A Graduate Student’s Response to the Occupy Westlands Sit-In

Sarah Lawrence students occupy Westlands in 1989

 

By Katherine Swartwood

Katie is a second year graduate student in the Women’s History program at Sarah Lawrence College


Disclaimer: While this post provides some critiques of the Occupy Westlands protest, it in no means serves as statement of opposition. The author supports Sarah Lawrence College’s students of color and their mission to increase diversity and inclusion on campus.

The protest occurring in Westlands is indeed a noble endeavor to end discrimination on Sarah Lawrence’s campus, increase opportunities for minority students, provide a diverse faculty, and more. However, it is important to highlight those students who the Diaspora Coalition overlooked – graduate students. When Re/Visionist editors interviewed protestors and organizers, they expressed their desire to include graduate students at Sarah Lawrence, but found it difficult to get in contact with us. One organizer explained, “When it came to graduate students, we felt like we hit a wall” when attempting to reach out to graduate students of color. It was proposed by some Coalition organizers that the organizers may have feared graduate students working in administrative offices would have spoiled the protest by telling their bosses. I disagree with both reasonings for this exclusion.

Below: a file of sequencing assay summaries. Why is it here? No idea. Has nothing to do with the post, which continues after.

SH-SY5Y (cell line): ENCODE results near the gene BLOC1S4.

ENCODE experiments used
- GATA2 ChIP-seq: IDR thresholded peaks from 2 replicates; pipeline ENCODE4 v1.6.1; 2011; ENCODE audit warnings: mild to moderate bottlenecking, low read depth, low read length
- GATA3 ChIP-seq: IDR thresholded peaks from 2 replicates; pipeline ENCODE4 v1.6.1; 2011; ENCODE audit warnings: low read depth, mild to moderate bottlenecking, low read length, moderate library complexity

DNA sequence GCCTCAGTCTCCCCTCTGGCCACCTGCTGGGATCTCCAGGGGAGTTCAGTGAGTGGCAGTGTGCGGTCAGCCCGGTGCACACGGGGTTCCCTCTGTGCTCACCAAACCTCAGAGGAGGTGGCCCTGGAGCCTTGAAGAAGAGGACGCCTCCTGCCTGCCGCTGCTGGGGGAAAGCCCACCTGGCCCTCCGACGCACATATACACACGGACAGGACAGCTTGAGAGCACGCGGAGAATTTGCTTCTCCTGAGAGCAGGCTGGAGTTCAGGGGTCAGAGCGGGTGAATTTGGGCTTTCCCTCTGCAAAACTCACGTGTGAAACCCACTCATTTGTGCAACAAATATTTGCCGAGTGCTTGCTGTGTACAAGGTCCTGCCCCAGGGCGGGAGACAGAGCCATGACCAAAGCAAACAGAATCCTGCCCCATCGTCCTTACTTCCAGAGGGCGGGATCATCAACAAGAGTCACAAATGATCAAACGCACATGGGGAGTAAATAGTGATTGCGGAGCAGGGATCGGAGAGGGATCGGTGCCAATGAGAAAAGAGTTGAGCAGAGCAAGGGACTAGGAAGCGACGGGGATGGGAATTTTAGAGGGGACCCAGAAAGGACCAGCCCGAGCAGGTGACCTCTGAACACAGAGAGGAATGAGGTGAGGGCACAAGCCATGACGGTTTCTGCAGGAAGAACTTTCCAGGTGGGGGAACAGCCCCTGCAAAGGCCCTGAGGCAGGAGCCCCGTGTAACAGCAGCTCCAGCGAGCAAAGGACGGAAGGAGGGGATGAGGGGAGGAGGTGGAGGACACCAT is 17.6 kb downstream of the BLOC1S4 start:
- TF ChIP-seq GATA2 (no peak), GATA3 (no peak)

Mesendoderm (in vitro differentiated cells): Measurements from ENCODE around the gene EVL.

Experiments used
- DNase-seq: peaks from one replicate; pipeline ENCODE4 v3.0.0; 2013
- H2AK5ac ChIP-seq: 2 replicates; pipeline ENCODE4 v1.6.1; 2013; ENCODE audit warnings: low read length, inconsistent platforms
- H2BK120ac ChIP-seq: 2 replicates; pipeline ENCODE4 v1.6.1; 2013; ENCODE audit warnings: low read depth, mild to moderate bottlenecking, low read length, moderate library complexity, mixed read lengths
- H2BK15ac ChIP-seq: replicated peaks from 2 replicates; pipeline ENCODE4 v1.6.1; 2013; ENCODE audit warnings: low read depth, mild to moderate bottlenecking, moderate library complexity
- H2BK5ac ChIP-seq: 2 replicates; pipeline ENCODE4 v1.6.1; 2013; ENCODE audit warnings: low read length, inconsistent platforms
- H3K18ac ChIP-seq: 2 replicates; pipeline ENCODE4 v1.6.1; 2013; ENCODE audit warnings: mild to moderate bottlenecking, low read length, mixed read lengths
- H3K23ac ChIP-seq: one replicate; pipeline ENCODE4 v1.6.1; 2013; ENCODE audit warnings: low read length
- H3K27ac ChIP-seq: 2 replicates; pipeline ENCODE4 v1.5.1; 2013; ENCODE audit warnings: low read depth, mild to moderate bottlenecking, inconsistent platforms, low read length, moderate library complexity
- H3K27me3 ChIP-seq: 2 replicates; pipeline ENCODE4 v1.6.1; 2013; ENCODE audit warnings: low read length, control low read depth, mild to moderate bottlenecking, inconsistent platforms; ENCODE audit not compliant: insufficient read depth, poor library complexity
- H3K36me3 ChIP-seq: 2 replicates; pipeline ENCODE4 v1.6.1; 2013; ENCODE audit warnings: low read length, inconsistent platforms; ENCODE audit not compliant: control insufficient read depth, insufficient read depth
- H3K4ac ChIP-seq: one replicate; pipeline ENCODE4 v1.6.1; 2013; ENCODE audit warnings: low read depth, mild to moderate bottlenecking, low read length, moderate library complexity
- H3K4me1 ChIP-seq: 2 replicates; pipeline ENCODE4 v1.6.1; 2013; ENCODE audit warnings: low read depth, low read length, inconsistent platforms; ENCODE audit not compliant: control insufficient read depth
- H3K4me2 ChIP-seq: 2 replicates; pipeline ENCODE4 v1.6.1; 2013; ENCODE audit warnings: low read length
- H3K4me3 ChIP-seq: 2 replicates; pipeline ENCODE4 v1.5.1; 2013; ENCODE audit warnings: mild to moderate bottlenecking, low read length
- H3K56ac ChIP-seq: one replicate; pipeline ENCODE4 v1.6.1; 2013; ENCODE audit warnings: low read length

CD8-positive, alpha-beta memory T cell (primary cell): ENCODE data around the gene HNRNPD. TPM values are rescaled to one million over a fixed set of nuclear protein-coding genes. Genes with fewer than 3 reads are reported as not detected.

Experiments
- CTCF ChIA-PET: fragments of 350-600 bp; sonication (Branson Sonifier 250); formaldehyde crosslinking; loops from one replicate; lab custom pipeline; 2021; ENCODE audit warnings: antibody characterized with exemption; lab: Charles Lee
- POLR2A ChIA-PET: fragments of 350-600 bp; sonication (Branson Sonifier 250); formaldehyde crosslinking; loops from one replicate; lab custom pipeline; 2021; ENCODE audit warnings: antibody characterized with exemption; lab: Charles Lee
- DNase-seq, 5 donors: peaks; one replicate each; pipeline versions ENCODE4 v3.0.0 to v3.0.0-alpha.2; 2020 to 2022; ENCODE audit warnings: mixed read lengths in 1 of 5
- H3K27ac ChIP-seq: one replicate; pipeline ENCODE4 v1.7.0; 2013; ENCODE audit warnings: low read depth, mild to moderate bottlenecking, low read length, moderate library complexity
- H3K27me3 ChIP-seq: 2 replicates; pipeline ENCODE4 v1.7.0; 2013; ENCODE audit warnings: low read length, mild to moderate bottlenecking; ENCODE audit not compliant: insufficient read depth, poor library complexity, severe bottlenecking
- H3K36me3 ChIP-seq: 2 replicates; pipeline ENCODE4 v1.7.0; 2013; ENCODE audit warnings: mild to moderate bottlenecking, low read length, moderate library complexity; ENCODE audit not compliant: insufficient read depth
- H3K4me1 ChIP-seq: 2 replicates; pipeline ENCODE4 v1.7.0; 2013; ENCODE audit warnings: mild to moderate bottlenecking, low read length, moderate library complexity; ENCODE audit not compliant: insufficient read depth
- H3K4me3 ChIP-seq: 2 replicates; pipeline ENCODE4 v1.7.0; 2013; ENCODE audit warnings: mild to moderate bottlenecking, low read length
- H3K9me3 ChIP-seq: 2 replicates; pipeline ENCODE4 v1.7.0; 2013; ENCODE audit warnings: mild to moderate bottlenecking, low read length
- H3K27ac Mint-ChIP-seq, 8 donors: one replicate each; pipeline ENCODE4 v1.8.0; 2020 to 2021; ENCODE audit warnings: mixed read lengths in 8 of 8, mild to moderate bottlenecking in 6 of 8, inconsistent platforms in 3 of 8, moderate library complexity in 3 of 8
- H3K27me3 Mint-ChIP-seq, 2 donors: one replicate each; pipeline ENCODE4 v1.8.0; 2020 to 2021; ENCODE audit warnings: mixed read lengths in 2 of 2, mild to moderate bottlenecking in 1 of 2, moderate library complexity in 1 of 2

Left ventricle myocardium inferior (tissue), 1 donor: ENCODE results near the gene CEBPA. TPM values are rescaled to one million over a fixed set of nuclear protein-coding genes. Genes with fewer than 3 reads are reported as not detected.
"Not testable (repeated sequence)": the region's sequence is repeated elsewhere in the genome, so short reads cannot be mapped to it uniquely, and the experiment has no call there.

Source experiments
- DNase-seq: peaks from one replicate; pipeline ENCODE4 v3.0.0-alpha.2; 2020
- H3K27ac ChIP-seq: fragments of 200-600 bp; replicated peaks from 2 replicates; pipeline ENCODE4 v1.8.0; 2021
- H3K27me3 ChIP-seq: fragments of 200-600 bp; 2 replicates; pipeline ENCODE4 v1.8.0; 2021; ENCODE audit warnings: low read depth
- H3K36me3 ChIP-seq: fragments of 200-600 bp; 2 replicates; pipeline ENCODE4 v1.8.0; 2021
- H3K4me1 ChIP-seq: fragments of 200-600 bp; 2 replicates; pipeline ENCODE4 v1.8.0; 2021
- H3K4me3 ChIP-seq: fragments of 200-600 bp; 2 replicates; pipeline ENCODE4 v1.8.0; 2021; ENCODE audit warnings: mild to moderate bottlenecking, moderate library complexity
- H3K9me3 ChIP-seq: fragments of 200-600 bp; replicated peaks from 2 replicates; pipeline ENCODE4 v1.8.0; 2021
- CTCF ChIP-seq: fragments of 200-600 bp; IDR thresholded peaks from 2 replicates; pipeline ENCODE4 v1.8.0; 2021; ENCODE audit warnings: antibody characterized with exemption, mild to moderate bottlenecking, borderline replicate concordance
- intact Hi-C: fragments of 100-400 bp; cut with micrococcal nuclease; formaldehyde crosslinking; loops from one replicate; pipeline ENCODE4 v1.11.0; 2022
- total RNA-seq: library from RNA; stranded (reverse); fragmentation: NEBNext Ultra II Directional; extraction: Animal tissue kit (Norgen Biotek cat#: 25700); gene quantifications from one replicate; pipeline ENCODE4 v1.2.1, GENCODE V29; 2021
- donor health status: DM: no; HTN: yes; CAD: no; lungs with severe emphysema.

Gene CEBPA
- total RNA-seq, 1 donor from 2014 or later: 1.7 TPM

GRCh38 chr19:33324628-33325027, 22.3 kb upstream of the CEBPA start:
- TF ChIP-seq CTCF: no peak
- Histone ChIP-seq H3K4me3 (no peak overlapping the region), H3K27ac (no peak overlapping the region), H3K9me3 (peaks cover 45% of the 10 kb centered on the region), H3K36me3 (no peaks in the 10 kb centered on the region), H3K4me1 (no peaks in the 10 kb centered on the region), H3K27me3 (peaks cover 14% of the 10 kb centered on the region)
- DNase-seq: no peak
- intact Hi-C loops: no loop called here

Firstly, graduate students share several spaces with undergraduate students: The Pub, Bates, the Library, classes, campus committees, some graduate students even work directly with undergraduates in their campus positions. Therefore, there was opportunity to include graduate students of color, LGBTQIA+ graduate students, low income graduate students, and first generation graduate students. Secondly, I disagree with the assessment that graduate students working in administrative offices would reveal the plans, ruining the element of surprise and causing physical harm to protestors. While a fear of violence is not irrational, it may be unfair to assume graduate students would be the instigator of such violence by reporting the Coalition’s plans and allowing administrators to contact police and/or security. As graduate students we would never wish harm upon any member of the Sarah Lawrence community. As activists, we would never perpetuate the systemic and institutional racism, sexism, transphobia, homophobia, etc. of the ivory tower of academia. Could graduate students of color not be passionate enough about inequality on campus to join the occupation and not side with administration. Are we not social activists as well? Do we not reject institutional racism and discrimination? Would we not also risk our campus jobs along with the undergraduates in order to support such an important cause?

Precisely, it’s these graduate students working on campus and those serving in leadership roles with GSS or on campus committees who could have constituted an important resource to the Coalition. Without sharing confidential information, we could have provided a unique look into Administration operations, the conversations occurring in committees and Board of Trustee meetings, especially those regarding diversity, education, faculty, and health that undergraduates may not have been privy to through their previous efforts to engage with these governing bodies. Furthermore, graduate students could have provided insight into both the similar and special issues they face as minority students within the Masters’ programs.